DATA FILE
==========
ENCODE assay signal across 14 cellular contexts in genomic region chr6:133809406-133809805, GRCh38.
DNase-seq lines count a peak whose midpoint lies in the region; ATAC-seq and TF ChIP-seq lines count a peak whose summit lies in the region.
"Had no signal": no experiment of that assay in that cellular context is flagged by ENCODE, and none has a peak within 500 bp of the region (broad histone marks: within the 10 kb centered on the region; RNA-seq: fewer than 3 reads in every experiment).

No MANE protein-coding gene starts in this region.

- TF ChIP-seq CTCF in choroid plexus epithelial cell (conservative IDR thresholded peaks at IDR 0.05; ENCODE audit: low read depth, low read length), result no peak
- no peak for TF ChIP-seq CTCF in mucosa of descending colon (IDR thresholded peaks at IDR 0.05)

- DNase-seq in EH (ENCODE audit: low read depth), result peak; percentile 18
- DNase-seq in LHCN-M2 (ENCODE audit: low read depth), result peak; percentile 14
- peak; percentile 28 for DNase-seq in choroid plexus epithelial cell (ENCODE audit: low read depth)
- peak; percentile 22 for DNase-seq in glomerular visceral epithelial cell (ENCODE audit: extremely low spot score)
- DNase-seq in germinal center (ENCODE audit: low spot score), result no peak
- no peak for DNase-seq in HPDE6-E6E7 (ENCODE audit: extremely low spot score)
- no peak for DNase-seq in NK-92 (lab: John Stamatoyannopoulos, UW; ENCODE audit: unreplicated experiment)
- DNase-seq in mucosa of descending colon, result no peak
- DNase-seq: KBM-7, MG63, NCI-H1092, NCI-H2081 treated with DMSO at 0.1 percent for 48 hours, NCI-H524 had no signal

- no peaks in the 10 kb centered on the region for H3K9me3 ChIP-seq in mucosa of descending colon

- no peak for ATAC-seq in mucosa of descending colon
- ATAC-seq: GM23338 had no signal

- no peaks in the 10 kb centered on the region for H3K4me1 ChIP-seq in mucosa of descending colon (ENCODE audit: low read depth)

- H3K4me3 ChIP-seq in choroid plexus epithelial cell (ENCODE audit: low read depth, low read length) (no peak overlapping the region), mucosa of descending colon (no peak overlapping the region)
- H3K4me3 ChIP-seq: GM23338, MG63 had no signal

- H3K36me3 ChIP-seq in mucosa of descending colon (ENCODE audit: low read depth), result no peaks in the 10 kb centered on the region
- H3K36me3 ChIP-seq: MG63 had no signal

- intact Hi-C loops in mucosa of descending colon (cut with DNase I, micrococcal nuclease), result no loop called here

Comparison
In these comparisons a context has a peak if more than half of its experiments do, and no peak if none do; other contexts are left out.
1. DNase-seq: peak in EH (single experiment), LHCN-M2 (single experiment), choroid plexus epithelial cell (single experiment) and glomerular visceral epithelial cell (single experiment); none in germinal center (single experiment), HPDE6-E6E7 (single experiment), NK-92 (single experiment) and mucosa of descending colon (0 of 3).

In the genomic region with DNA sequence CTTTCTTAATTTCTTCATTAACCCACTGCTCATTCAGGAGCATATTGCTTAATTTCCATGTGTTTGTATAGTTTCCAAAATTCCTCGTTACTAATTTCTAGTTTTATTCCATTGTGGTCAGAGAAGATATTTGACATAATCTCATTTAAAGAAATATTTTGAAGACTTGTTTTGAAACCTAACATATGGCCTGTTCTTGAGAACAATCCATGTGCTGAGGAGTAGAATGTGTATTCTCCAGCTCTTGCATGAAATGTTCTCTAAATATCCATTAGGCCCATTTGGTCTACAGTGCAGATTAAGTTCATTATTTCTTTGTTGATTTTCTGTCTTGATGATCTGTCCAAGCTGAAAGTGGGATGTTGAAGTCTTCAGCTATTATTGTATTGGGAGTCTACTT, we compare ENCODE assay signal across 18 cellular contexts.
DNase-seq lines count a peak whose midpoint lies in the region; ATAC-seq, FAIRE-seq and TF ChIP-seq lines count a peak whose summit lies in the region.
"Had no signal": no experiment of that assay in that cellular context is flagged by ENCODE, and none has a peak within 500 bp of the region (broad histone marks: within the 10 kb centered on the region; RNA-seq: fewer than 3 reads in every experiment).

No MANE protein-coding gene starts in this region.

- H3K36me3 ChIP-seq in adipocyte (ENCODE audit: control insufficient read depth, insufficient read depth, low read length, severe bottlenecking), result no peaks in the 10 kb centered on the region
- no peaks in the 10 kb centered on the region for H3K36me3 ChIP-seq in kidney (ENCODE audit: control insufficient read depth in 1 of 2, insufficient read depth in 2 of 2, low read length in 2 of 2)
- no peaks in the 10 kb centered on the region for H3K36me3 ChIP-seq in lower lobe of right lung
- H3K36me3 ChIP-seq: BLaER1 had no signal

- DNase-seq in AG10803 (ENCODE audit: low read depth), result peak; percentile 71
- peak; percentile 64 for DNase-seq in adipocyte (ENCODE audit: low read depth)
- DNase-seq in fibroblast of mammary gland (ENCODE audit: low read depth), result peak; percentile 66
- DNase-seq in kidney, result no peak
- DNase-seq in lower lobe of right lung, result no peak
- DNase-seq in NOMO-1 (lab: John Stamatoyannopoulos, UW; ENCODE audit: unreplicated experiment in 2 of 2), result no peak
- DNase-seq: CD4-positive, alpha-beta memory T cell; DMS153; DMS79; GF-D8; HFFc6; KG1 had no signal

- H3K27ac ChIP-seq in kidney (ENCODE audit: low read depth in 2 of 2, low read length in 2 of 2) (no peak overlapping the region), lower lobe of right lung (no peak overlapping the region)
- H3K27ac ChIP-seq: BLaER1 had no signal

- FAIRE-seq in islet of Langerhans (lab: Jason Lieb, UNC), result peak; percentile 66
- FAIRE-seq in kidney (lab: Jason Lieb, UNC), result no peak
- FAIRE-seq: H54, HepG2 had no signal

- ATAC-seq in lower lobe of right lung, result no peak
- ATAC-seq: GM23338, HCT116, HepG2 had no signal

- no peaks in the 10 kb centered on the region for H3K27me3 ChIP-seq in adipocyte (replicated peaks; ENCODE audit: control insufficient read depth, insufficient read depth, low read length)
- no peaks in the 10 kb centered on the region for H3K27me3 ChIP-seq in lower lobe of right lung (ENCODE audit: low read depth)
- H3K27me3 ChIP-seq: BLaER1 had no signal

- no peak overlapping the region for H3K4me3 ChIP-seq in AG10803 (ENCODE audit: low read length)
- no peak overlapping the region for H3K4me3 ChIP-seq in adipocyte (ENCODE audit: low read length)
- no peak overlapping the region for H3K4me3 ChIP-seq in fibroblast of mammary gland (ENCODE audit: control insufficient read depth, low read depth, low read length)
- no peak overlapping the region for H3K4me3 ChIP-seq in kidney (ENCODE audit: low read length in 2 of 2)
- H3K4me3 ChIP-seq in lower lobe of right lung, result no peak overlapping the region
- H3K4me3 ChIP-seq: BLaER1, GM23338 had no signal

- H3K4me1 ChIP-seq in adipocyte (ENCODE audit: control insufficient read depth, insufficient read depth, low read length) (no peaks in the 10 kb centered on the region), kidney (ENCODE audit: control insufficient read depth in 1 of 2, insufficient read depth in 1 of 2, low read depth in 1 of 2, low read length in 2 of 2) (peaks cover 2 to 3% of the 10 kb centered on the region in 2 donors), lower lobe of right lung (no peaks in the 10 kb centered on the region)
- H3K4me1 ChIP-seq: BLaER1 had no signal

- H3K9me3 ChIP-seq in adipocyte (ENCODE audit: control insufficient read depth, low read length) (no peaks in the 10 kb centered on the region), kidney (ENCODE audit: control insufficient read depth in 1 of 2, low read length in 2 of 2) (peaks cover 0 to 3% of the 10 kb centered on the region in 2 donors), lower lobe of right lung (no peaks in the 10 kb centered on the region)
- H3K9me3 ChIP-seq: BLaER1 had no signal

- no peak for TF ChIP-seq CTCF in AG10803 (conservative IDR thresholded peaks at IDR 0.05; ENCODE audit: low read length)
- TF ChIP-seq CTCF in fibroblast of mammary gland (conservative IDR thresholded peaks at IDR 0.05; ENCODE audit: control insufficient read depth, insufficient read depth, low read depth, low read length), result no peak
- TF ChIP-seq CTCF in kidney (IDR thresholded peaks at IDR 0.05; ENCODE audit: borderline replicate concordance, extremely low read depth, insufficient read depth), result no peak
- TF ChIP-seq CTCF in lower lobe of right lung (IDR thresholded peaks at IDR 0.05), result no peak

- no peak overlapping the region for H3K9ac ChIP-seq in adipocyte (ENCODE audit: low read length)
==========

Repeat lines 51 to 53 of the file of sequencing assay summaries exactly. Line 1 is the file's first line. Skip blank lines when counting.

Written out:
- no peaks in the 10 kb centered on the region for H3K27me3 ChIP-seq in lower lobe of right lung (ENCODE audit: low read depth)
- H3K27me3 ChIP-seq: BLaER1 had no signal

- no peak overlapping the region for H3K4me3 ChIP-seq in AG10803 (ENCODE audit: low read length)